Critique of Violence

Walter Benjamin (1927)

The task of a critique of violence can be summarized as that of expounding its relation to law and justice. For a cause, however effective, becomes violent, in the precise sense of the word, only when it bears on moral issues. The sphere of these issues is defined by the concepts of law and justice. With regard to the first of these, "it is clear that the most elementary relationship within any legal system is that of ends to means, and, further, that violence can first be sought only in the realm of means, not of ends. These observations provide a critique of violence with more—and certainly different—premises than perhaps appears. For if violence is a means, a criterion for criticizing it might seem immediately available. It imposes itself in the question whether violence, in a given case, is a means to a just or an unjust end. A critique of it would then be implied in a system of just ends. This, however, is not so. For what such a system, assuming it to be secure against all doubt, would contain is not a criterion for violence itself as a principle, but, rather, the criterion for cases of its use. The question would remain open whether violence, as a principle, could be a moral means even to just ends. To resolve this question a more exact criterion is needed, which would discriminate within the sphere of means themselves, without regard for the ends they serve.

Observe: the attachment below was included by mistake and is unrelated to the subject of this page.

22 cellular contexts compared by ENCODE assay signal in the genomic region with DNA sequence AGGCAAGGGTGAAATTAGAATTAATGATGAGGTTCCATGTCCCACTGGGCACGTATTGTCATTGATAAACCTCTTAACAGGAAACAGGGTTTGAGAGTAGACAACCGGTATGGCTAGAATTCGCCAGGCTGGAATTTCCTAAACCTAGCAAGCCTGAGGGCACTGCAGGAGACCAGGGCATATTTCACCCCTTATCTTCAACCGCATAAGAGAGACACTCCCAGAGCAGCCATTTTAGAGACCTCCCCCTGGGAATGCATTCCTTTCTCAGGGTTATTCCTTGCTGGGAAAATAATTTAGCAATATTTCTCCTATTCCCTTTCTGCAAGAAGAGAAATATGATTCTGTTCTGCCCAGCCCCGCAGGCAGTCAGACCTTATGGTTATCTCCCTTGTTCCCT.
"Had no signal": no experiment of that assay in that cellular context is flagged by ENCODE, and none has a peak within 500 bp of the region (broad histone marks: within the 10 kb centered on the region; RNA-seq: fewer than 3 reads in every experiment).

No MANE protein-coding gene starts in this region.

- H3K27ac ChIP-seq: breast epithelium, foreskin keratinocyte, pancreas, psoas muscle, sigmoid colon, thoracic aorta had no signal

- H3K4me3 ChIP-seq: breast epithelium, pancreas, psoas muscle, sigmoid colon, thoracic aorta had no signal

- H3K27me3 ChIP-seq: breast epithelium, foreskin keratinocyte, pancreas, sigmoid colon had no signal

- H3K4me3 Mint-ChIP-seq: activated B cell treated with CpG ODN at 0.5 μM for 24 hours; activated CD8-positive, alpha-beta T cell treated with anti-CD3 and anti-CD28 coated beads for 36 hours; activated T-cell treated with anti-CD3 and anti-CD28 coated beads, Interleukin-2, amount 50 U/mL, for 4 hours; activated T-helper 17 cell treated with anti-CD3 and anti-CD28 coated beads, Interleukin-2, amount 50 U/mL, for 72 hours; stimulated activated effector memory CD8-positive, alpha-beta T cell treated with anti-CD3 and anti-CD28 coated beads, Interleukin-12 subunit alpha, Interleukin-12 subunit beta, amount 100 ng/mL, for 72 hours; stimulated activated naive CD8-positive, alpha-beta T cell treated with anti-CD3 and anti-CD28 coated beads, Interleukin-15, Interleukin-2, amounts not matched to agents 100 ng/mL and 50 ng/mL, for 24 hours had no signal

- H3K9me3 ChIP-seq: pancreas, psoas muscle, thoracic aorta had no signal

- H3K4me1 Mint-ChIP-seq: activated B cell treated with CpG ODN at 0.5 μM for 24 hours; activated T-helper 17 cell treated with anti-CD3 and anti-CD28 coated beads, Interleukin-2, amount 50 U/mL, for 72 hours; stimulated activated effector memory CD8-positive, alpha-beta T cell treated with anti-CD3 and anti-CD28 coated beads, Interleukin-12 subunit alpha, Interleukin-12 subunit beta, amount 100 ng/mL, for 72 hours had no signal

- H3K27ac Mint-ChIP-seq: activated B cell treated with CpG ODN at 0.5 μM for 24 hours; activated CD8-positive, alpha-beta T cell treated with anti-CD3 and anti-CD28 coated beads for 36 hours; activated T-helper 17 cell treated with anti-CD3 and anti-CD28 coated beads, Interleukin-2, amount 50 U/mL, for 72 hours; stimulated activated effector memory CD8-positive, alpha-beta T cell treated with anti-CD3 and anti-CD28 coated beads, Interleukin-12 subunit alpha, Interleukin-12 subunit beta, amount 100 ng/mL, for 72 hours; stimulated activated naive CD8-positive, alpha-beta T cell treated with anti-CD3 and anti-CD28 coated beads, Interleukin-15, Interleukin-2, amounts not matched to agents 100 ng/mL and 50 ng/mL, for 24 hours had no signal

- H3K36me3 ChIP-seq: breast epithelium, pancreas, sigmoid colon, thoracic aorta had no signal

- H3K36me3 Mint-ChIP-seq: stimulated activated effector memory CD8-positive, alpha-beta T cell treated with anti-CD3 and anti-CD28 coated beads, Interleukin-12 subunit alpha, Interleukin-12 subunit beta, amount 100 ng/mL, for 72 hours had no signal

The exclusion of this more precise critical approach is perhaps the predominant feature of a main current of legal philosophy: natural law. It perceives in the use of violent means to just ends no greater problem than a man sees in his "right" to move his body in the direction of a desired goal. According to this view (for which the terrorism in the French Revolution provided an Ideological foundation), violence is a product of nature, as it were a raw material, the use of which is in no way problematical, unless ' force is misused for unjust ends. If, according to the theory of ' state of natural law, people give up all their violence for the sake of '. the state, this is done on the assumption (which Spinoza, for example, states explicitly in his Tractatus Theologico-Politicus) that the individual, before the conclusion of this rational contract, has de jure the right to use at will the violence that is de facto at his disposal. Perhaps these views have been recently rekindled by Darwin's biology, which, in a thoroughly dogmatic manner, regards violence as the only original means, besides natural selection, appropriate to all the vital ends of nature. Popular Darwinistic philosophy has often shown how short a step it is from this dogma of natural history to the still cruder one of legal philosophy, which holds that the violence that is, almost alone, appropriate to natural ends is thereby also legal. This thesis of natural law that regards violence as a natural datum is diametrically opposed to that of positive law, which sees violence as a product of history. If natural law can judge all existing law only in criticizing its ends, so positive law can judge all evolving law only in criticizing its means. If justice is the criterion of ends, legality is that of means. Notwithstanding this antithesis, however, both schools meet in their common basic dogma: just ends can be attained by justified means, justified means used for just ends. Natural law attempts, by the justness of the ends, to "justify" the means, positive law to "guarantee" the justness of the ends through the justification of the means. This antinomy would prove insoluble if the common dogmatic assumption were false, if justified means on the one hand and just ends on the other were in irreconcilable conflict. No insight into this problem could be gained, however, until the circular argument had been broken, and mutually independent criteria both of just ends and of justified means were established.

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